Low FODMAP Quinoa Tabbouleh 2


Since I have started teaching the low FODMAP diet I am always thinking of new ways to convert some of my patient’s favorite meals/recipes into low FODMAP alternatives. This recipe inspiration came from my recent experience working with a few Middle Eastern patients who described Tabbouleh, (tabouleh or tab(b)ouli) as a favorite and popular dish to make. Generally speaking tabbouleh is a high FODMAP dish as it includes bulgur wheat, onion, and sometimes garlic. I substituted quinoa, my favorite low FODMAP gluten-free grain, for bulgur. To get the garlic and onion flavoring without the FODMAPs I used Trader Joe’s garlic infused olive oil and the green tops of spring onions in place of onions. Carrots and cucumbers are not traditionally in tabbouleh but they make an appearance in my recipe, because I love veggies so why not?

20150516_110001-1024x576

20150516_115949   20150516_111456

20150516_111644

20150516_114322

This nutritious quinoa tabbouleh requires minimal cooking and makes great leftovers.

Be sure to let me know what you think when you try it out!

ALSO: Kate Scarlata also has a low FODMAP Tabouli recipe that is equally as delicious.

20150516_123627

INGREDIENTS

  • 1 cup quinoa, rinsed well (Rinsing quinoa removes its natural coating,  saponins, which can make it taste bitter)
  • 1/2 teaspoon salt (or less if watching sodium intake)
  • Juice of 1 fresh lemon
  • 1/2 cup garlic infused extra-virgin olive oil
  • Freshly ground black pepper
  • 1 large English hothouse cucumber, diced
  • 1 pint cherry tomatoes, cut into fourths
  • 2 carrots, grated
  • 1 cup chopped flat-leaf parsley
  • 1/2 cup chopped fresh mint
  • 3 bunches of spring onions, thinly sliced (green tops only) 20150516_124134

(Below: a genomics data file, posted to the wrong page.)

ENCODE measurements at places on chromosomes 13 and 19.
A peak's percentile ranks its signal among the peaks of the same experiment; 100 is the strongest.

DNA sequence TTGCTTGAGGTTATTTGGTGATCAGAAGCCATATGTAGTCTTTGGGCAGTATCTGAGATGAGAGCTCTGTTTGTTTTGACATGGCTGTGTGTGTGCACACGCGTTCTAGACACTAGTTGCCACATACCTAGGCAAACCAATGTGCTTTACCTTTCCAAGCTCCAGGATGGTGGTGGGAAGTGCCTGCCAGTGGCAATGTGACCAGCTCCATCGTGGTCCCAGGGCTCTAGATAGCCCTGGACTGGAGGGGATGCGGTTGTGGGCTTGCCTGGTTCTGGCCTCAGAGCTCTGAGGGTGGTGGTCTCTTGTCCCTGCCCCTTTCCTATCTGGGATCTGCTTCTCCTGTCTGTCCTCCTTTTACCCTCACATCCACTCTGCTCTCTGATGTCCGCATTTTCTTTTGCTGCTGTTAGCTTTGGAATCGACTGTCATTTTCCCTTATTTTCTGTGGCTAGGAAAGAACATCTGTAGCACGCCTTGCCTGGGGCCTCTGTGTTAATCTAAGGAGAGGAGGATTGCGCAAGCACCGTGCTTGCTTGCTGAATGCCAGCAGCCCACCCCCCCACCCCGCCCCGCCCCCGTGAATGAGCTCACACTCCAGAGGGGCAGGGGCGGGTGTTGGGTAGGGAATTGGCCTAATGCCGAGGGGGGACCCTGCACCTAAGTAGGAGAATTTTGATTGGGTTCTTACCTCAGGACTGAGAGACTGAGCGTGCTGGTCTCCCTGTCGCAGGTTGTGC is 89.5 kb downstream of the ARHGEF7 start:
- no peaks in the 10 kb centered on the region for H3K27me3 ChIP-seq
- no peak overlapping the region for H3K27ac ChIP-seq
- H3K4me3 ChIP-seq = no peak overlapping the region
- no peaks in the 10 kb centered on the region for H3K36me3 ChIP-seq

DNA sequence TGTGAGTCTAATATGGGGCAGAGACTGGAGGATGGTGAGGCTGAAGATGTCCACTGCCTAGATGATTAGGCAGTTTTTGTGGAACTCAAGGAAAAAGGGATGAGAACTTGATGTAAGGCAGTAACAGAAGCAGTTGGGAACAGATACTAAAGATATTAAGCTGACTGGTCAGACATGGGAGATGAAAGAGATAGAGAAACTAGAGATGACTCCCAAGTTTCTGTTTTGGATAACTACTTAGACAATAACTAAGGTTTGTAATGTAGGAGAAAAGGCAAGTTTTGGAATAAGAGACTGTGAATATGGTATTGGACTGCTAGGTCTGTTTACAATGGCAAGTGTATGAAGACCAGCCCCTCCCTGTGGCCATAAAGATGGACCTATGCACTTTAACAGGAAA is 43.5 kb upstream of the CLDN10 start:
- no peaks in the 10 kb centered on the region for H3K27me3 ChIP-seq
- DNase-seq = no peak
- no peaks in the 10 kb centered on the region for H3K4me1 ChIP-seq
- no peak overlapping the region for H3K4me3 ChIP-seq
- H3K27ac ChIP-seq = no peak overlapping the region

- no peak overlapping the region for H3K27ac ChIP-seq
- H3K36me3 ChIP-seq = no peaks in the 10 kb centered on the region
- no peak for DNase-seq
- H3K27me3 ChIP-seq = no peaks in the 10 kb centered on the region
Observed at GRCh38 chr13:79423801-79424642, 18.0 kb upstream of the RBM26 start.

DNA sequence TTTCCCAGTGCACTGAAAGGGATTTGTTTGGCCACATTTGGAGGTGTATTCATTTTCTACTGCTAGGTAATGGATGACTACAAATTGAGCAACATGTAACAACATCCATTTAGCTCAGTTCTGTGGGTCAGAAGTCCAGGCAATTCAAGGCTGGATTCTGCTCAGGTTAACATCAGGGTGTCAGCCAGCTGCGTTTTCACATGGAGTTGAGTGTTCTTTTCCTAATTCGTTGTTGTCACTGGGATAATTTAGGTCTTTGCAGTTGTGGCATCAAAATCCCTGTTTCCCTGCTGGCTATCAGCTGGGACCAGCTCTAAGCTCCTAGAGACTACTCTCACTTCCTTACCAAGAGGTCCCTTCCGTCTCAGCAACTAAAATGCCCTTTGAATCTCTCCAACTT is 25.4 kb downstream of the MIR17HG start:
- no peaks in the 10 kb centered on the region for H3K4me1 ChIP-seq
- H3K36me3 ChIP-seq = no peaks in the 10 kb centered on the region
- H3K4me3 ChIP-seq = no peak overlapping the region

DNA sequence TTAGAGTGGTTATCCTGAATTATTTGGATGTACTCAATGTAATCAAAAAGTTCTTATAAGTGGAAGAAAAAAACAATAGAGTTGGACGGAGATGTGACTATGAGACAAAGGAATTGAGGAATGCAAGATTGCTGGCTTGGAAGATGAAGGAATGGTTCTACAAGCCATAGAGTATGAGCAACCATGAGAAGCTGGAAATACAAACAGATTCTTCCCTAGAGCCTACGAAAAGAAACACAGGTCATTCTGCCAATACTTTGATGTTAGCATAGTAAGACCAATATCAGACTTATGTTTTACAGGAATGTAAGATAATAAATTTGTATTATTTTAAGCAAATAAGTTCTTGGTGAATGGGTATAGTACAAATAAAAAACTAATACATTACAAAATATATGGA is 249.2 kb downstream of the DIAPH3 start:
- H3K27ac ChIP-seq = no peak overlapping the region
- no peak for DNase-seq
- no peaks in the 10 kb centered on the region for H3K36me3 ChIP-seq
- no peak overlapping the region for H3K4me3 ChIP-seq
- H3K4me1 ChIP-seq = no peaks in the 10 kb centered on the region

PREPARATION

Bring quinoa and 1 ¼ cups water to a boil in a medium saucepan over high heat. Reduce heat to medium-low, cover, and simmer until quinoa is tender, about 12 minutes. Remove from heat and let stand, covered, for 5 minutes. Fluff with a fork. Allow quinoa to cool to room temperature. To speed the process, spread out quinoa on a large rimmed baking sheet (can also place this in the fridge). *Note/time-saving tip: Quinoa can be made ahead of time.

Meanwhile, whisk lemon juice and garlic infused olive oil in a small bowl. Season dressing to taste with pepper and salt.

Combine carrots, cucumber, tomatoes, herbs, and spring onions to large bowl, add cooled quinoa and dressing. Stir well. Season to taste with salt and pepper. Chill in refrigerator, serve.

Enjoy and as always let me know what you think once you try it out!


Leave a comment

Your email address will not be published. Required fields are marked *

2 thoughts on “Low FODMAP Quinoa Tabbouleh

  • Barb Bechtel

    Is this the salad you made for your folks at Thanksgiving? Might try it for Ruchi. Why are you not also adding the white part of the onion?

    • Emily Post author

      I made this for my parents back in May when they were here for my triathlon. When I was home for Thanksgiving they actually made it for me and it was great! I did not add the white part of the onion because I wanted to make the recipe low FODMAP. FODMAP=Fermentable Oligo-Di-Monosaccharides and Polyols. The bulb contains high amounts of Oligosaccharides, specifically fructans, so it had to stay out. The green part of the onion does not contain these short chain carbs and can be used. If you make this for Ruchi you could use the bulb and I am sure it would still be great.